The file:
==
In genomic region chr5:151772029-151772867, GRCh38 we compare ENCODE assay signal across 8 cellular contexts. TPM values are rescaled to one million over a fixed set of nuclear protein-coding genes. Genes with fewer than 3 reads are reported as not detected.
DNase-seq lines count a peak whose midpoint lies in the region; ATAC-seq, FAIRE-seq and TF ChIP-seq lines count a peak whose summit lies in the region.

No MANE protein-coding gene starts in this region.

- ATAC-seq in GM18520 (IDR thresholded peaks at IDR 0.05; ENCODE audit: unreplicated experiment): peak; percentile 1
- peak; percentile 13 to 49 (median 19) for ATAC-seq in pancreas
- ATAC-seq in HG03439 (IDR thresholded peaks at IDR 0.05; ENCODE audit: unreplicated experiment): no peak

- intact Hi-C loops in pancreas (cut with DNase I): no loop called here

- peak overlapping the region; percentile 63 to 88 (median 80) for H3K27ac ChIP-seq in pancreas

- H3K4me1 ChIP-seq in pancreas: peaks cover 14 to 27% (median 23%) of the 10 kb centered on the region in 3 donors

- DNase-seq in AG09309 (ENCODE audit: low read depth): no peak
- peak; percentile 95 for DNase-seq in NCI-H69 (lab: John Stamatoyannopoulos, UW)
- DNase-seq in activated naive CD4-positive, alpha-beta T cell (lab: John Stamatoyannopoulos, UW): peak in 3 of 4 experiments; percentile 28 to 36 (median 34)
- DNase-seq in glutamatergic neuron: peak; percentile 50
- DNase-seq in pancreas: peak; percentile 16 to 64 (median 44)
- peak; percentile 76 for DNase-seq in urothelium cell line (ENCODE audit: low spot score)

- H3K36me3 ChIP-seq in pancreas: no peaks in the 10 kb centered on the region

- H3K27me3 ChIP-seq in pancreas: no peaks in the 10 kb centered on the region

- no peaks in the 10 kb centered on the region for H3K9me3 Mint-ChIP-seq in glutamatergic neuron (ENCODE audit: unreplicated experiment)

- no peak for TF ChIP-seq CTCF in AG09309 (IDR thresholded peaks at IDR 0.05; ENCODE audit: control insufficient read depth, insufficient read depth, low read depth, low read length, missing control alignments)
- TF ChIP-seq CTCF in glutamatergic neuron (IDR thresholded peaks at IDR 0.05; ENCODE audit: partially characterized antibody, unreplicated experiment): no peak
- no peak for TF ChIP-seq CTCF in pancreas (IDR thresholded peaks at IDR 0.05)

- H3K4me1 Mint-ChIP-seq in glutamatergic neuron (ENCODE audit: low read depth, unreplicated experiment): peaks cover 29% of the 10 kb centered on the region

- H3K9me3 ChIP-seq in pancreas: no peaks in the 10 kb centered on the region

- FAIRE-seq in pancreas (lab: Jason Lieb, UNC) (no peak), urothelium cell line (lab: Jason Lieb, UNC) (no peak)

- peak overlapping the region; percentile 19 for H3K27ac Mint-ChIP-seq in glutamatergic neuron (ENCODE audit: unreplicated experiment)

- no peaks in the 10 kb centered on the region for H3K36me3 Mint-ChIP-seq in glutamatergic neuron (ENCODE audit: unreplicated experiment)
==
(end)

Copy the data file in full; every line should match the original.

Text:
In genomic region chr5:151772029-151772867, GRCh38 we compare ENCODE assay signal across 8 cellular contexts. TPM values are rescaled to one million over a fixed set of nuclear protein-coding genes. Genes with fewer than 3 reads are reported as not detected.
DNase-seq lines count a peak whose midpoint lies in the region; ATAC-seq, FAIRE-seq and TF ChIP-seq lines count a peak whose summit lies in the region.

No MANE protein-coding gene starts in this region.

- ATAC-seq in GM18520 (IDR thresholded peaks at IDR 0.05; ENCODE audit: unreplicated experiment): peak; percentile 1
- peak; percentile 13 to 49 (median 19) for ATAC-seq in pancreas
- ATAC-seq in HG03439 (IDR thresholded peaks at IDR 0.05; ENCODE audit: unreplicated experiment): no peak

- intact Hi-C loops in pancreas (cut with DNase I): no loop called here

- peak overlapping the region; percentile 63 to 88 (median 80) for H3K27ac ChIP-seq in pancreas

- H3K4me1 ChIP-seq in pancreas: peaks cover 14 to 27% (median 23%) of the 10 kb centered on the region in 3 donors

- DNase-seq in AG09309 (ENCODE audit: low read depth): no peak
- peak; percentile 95 for DNase-seq in NCI-H69 (lab: John Stamatoyannopoulos, UW)
- DNase-seq in activated naive CD4-positive, alpha-beta T cell (lab: John Stamatoyannopoulos, UW): peak in 3 of 4 experiments; percentile 28 to 36 (median 34)
- DNase-seq in glutamatergic neuron: peak; percentile 50
- DNase-seq in pancreas: peak; percentile 16 to 64 (median 44)
- peak; percentile 76 for DNase-seq in urothelium cell line (ENCODE audit: low spot score)

- H3K36me3 ChIP-seq in pancreas: no peaks in the 10 kb centered on the region

- H3K27me3 ChIP-seq in pancreas: no peaks in the 10 kb centered on the region

- no peaks in the 10 kb centered on the region for H3K9me3 Mint-ChIP-seq in glutamatergic neuron (ENCODE audit: unreplicated experiment)

- no peak for TF ChIP-seq CTCF in AG09309 (IDR thresholded peaks at IDR 0.05; ENCODE audit: control insufficient read depth, insufficient read depth, low read depth, low read length, missing control alignments)
- TF ChIP-seq CTCF in glutamatergic neuron (IDR thresholded peaks at IDR 0.05; ENCODE audit: partially characterized antibody, unreplicated experiment): no peak
- no peak for TF ChIP-seq CTCF in pancreas (IDR thresholded peaks at IDR 0.05)

- H3K4me1 Mint-ChIP-seq in glutamatergic neuron (ENCODE audit: low read depth, unreplicated experiment): peaks cover 29% of the 10 kb centered on the region

- H3K9me3 ChIP-seq in pancreas: no peaks in the 10 kb centered on the region

- FAIRE-seq in pancreas (lab: Jason Lieb, UNC) (no peak), urothelium cell line (lab: Jason Lieb, UNC) (no peak)

- peak overlapping the region; percentile 19 for H3K27ac Mint-ChIP-seq in glutamatergic neuron (ENCODE audit: unreplicated experiment)

- no peaks in the 10 kb centered on the region for H3K36me3 Mint-ChIP-seq in glutamatergic neuron (ENCODE audit: unreplicated experiment)